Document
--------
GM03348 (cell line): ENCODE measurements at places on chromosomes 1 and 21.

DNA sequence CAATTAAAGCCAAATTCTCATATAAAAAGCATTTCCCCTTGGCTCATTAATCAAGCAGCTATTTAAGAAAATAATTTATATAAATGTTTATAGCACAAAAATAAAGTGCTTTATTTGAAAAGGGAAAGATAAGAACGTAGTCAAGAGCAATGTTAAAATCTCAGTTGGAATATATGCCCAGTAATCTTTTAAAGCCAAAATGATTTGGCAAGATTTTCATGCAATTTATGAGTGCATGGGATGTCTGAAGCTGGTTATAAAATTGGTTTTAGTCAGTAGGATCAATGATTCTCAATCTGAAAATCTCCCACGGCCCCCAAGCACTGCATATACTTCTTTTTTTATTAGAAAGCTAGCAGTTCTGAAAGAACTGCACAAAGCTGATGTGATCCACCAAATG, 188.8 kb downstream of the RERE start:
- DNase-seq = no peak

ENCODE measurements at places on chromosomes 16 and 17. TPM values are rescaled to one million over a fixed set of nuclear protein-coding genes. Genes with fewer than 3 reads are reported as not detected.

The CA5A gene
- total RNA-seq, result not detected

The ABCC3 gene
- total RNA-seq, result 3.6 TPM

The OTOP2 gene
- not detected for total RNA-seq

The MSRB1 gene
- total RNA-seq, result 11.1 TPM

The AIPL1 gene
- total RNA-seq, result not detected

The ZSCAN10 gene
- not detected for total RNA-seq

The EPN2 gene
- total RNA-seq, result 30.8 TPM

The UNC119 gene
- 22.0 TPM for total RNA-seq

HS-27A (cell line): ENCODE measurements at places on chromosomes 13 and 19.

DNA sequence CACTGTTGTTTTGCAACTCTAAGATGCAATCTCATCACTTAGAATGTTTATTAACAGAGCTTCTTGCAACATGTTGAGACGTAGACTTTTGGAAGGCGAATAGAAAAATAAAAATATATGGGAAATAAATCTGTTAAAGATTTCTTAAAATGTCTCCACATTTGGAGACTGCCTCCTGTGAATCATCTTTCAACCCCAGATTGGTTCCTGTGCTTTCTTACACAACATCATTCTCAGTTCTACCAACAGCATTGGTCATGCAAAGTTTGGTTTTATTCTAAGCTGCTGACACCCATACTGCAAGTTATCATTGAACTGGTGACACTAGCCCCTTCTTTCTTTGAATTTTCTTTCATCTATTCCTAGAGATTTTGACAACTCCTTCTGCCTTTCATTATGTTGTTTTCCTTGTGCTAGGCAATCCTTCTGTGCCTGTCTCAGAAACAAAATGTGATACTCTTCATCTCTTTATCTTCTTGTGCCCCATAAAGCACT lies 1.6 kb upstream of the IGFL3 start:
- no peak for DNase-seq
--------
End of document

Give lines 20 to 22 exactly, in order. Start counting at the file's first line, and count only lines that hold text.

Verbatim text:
- 22.0 TPM for total RNA-seq

HS-27A (cell line): ENCODE measurements at places on chromosomes 13 and 19.

DNA sequence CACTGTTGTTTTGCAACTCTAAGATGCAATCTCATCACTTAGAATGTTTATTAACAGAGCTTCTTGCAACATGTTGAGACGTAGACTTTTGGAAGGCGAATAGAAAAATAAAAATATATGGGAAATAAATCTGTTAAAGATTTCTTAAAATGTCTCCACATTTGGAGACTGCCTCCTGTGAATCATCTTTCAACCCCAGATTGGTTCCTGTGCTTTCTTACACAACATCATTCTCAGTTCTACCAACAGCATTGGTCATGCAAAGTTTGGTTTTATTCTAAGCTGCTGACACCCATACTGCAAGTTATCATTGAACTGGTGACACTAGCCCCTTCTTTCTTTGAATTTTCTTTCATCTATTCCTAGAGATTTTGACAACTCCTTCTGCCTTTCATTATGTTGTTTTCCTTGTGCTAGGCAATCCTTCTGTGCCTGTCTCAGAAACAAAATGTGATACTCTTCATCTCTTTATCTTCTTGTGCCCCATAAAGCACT lies 1.6 kb upstream of the IGFL3 start: